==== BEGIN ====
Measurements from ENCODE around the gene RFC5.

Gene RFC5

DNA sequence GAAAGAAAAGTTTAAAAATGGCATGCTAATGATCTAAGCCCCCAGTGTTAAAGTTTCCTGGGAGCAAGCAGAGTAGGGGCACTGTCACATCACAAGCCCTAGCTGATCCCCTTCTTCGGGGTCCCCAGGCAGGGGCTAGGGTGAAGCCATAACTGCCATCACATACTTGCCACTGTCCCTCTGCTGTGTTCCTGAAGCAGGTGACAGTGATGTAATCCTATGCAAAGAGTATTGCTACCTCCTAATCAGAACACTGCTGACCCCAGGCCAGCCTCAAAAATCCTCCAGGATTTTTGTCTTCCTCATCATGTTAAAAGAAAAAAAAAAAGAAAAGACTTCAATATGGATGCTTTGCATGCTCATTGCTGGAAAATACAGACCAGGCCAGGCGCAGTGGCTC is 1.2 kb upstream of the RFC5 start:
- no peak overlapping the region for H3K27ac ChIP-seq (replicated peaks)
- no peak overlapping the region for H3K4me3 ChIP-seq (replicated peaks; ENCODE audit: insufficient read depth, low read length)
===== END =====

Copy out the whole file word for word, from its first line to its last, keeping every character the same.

Measurements from ENCODE around the gene RFC5.

Gene RFC5

DNA sequence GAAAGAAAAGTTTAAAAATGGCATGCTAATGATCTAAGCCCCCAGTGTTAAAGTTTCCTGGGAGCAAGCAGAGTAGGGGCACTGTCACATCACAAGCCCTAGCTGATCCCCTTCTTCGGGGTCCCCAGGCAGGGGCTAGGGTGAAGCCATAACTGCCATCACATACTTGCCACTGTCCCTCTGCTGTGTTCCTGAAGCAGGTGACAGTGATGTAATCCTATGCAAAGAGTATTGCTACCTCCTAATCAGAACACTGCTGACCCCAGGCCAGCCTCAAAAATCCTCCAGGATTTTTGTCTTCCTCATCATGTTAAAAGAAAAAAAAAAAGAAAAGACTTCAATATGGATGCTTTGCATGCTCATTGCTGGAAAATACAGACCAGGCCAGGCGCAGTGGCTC is 1.2 kb upstream of the RFC5 start:
- no peak overlapping the region for H3K27ac ChIP-seq (replicated peaks)
- no peak overlapping the region for H3K4me3 ChIP-seq (replicated peaks; ENCODE audit: insufficient read depth, low read length)